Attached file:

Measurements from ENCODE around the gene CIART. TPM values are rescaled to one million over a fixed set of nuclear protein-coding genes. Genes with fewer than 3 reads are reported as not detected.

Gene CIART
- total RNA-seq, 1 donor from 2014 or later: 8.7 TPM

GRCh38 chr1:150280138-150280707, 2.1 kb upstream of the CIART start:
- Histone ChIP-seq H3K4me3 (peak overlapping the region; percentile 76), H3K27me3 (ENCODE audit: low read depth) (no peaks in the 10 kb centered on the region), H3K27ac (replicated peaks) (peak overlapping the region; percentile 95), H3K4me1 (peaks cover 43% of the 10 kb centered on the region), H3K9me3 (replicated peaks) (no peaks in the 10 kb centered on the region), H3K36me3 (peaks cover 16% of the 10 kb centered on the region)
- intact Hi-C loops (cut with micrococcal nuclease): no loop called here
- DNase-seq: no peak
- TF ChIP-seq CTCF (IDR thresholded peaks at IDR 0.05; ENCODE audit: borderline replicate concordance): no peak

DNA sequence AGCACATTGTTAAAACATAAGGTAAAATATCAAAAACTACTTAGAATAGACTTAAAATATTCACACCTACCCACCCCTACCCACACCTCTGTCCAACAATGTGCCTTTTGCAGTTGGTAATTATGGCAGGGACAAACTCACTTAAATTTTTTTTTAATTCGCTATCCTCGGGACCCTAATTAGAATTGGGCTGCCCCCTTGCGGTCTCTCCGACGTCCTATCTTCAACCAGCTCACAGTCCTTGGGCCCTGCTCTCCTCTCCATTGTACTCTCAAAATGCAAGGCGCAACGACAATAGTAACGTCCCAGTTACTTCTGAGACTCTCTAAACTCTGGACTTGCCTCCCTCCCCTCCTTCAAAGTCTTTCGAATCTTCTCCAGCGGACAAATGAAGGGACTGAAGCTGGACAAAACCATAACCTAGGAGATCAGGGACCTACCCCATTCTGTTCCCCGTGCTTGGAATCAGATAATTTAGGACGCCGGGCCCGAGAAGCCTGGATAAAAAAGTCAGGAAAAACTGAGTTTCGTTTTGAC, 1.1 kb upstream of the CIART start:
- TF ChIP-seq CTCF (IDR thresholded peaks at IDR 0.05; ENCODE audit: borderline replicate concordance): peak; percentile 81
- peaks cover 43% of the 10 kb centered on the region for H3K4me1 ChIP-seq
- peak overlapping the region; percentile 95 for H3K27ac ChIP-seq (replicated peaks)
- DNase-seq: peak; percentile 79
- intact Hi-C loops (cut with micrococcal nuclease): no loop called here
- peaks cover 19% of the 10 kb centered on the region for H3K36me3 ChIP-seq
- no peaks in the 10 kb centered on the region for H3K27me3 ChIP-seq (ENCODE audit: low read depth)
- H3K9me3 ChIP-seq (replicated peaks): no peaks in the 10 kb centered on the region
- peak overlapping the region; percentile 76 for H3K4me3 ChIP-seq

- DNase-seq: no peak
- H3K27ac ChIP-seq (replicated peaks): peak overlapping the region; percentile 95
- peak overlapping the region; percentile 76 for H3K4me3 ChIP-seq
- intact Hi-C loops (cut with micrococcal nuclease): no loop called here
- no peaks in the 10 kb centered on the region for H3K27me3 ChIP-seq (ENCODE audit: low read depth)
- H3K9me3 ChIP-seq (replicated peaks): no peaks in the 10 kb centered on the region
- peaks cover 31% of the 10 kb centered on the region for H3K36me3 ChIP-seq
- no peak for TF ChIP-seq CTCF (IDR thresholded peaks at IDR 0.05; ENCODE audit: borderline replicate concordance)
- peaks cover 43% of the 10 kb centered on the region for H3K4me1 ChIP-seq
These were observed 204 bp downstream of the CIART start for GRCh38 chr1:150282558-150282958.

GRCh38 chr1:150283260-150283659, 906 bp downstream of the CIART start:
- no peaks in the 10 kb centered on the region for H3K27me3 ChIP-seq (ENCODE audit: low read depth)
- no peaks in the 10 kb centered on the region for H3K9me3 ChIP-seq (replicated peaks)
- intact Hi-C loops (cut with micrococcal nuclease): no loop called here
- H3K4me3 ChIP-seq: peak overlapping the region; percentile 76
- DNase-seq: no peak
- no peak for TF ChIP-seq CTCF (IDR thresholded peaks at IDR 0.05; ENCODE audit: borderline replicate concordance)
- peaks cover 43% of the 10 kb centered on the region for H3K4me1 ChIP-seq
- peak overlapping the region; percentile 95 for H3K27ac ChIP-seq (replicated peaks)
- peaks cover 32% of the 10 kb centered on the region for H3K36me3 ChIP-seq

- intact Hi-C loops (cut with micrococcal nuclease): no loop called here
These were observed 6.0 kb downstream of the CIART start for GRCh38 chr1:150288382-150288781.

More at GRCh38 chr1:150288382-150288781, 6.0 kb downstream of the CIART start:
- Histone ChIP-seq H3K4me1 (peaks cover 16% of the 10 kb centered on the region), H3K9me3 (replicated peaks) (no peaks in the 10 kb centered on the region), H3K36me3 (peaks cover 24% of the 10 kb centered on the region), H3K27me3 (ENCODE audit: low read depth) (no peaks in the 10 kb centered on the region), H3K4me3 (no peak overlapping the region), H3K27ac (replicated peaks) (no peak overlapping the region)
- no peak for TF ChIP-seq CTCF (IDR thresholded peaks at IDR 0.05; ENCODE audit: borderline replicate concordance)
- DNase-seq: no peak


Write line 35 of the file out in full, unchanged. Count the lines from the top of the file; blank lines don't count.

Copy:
- no peak for TF ChIP-seq CTCF (IDR thresholded peaks at IDR 0.05; ENCODE audit: borderline replicate concordance)